In Australia today there are more people aged over 65 than at any time in the nation’s history – in 2017, there were 3.8 million Australians aged 65 and over, 15 per cent of the population, an increase from 1.3 million 30 years ago. According to the government it’s a trend that will continue, with a projected 8.8 million older people in Australia by 2057.
The University of South Australia recognises the new challenges all this poses for society – and for older people themselves – and has responded by incorporating in its research profile a dedicated theme of inquiry called An Age Friendly World.
An unfortunate by-product of this ageing trend is elder abuse, which has become a significant human rights, community wellbeing and public health problem.
A recent World Health Organization study estimated that in the previous year, 15.7 per cent of people aged 60 and older had been subjected to some form of abuse.
Locally, a South Australia Parliamentary Inquiry noted an “unprecedented state and national concern about, and discussion of, elder abuse.”
Meanwhile, the Royal Commission into Aged Care Quality and Safety is examining the current situation of aged care in Australia, including in nursing homes, and has heard evidence that there were 3,773 reportable assaults, excluding incidents when residents attack each other, in nursing homes in 2017-18.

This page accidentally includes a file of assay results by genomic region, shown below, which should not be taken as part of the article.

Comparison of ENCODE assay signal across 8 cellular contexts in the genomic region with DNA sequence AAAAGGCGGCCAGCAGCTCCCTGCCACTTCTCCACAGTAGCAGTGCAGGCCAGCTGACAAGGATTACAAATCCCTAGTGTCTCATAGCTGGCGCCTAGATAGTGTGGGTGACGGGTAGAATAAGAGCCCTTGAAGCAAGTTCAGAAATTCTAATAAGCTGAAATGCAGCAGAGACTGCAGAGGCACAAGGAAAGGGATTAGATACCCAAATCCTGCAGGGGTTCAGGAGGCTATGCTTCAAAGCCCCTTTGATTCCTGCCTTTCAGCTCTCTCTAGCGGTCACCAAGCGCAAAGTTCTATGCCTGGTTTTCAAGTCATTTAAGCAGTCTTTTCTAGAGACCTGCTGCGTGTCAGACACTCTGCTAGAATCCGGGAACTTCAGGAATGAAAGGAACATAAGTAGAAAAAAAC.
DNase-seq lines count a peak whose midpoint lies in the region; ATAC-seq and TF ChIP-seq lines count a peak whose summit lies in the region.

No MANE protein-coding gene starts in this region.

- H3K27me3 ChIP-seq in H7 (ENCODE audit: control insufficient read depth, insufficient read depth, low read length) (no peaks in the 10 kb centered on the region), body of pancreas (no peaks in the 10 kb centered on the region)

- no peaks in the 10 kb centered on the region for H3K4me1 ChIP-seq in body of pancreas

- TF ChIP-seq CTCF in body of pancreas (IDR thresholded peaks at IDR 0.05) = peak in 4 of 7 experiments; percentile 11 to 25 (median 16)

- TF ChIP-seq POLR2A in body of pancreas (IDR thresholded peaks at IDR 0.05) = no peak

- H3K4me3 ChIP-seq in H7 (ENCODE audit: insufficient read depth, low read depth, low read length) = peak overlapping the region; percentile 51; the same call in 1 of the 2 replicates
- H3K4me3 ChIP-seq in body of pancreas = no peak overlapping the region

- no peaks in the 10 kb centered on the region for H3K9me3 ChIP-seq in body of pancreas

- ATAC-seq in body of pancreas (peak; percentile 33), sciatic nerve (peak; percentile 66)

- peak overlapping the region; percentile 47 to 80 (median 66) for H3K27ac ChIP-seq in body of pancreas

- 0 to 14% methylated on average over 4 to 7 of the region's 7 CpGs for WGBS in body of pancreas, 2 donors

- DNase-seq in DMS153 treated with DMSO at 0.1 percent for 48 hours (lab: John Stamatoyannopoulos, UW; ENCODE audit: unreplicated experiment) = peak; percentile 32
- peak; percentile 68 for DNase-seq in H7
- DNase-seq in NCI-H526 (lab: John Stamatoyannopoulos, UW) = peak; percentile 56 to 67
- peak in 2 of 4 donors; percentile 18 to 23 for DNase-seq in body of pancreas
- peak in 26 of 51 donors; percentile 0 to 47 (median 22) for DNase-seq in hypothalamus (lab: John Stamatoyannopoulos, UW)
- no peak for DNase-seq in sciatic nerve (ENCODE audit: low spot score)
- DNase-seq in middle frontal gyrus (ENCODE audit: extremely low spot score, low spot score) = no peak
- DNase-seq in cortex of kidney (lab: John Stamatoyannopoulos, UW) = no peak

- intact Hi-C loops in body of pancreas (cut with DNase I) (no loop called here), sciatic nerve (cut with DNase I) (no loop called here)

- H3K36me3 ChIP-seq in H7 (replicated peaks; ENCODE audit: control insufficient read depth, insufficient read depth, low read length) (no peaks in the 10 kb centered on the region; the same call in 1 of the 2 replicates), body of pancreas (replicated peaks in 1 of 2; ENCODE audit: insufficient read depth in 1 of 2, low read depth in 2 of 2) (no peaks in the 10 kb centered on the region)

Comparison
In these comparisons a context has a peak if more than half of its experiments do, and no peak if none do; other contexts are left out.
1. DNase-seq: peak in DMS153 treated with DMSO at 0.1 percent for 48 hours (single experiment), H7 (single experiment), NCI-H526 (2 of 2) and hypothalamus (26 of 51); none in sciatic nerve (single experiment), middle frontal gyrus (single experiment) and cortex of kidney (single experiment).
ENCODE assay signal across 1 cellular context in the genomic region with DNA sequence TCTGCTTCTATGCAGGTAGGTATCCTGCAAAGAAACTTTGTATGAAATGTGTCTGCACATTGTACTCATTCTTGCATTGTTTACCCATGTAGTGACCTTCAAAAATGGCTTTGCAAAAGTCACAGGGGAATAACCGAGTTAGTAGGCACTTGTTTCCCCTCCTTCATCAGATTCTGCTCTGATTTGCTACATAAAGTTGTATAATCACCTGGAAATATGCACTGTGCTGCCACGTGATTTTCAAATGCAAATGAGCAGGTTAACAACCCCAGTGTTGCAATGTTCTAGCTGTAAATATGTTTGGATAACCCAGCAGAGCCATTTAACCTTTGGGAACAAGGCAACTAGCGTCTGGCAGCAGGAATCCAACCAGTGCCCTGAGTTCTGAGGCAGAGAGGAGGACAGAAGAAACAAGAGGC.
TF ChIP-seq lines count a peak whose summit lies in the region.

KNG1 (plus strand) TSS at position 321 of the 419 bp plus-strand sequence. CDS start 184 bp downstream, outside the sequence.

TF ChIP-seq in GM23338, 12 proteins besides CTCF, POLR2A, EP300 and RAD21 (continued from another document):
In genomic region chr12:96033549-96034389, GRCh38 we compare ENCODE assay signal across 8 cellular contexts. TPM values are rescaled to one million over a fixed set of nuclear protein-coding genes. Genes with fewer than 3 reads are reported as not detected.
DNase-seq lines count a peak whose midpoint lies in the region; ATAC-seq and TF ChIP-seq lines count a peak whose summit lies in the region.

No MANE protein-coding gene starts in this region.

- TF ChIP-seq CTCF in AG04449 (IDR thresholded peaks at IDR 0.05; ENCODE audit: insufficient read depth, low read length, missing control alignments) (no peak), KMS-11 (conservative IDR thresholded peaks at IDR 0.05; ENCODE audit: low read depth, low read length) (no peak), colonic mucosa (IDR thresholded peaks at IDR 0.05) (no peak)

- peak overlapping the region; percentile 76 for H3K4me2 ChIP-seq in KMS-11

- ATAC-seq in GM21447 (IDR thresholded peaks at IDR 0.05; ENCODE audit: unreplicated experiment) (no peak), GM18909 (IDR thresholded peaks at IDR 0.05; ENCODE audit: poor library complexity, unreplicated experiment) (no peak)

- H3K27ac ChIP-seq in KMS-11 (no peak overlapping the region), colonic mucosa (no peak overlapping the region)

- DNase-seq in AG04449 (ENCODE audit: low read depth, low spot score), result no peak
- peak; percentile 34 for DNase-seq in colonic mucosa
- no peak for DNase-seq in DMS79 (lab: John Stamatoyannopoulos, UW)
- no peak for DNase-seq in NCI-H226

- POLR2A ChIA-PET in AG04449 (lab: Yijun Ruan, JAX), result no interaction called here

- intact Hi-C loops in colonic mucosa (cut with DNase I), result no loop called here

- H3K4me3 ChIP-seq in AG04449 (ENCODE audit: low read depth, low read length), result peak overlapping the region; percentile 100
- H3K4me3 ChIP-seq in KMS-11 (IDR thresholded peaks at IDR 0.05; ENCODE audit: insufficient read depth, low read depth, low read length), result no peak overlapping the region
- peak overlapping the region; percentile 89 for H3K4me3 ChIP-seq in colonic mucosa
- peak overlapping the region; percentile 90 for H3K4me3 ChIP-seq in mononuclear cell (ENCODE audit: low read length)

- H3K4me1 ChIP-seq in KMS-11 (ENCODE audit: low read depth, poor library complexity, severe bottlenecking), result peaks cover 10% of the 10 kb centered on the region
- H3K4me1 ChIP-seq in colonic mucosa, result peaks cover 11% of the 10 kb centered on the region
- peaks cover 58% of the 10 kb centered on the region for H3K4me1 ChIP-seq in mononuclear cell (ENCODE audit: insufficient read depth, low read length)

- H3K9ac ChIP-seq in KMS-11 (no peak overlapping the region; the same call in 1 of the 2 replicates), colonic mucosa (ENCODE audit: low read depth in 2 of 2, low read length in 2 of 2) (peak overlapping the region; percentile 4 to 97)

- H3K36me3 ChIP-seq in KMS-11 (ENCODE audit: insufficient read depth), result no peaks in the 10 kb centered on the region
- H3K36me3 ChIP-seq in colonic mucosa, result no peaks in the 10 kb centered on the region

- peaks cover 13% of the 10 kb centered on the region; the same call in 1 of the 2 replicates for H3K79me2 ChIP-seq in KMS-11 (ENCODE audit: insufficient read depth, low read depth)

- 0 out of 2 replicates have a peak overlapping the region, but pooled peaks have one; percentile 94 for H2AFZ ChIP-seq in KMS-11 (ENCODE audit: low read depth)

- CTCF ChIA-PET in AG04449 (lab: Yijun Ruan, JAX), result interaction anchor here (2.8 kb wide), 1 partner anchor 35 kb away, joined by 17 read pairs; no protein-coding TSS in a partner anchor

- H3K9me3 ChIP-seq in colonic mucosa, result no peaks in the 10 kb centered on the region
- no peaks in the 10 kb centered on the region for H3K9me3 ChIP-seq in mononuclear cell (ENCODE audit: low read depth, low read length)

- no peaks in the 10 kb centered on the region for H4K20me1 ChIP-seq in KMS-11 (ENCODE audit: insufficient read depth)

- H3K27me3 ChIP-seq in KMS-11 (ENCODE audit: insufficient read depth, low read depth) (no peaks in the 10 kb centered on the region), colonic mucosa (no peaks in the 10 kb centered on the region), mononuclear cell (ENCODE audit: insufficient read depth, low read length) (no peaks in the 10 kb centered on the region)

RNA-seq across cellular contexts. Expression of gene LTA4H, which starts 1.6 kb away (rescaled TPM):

However, thanks to the work of a dedicated team of UniSA researchers led by Dean and Head of the School of Law, Professor Wendy Lacey, changes to legislation and policy are underway to better protect the rights of older people and to prevent abuse.
Lacey has been recognised as the “pre-eminent Australian expert on the prevention of elder abuse”, ensuring that individuals’ rights are preserved, and not seen to diminish, with age.
“Just because you turn 65, or just because you might go into residential aged care, that doesn’t mean that you no longer have the right to make decisions for yourself, to be treated with dignity and respect, and to make decisions for yourself if you have full mental capacity,” says Lacey, who helped to shape the key SA Government Strategy to Safeguard the Rights of Older South Australians, and the landmark South Australian Charter of Rights and Freedoms of Older Persons.
“It’s absolutely essential to ensure that we treat older people with respect and dignity and with full recognition of their rights for as long as possible, and to enable them to exercise their rights as fully as possible,” adds Lacey, who heads a team that has developed strong partnerships with the aged care sector, peak advocacy groups and government agencies.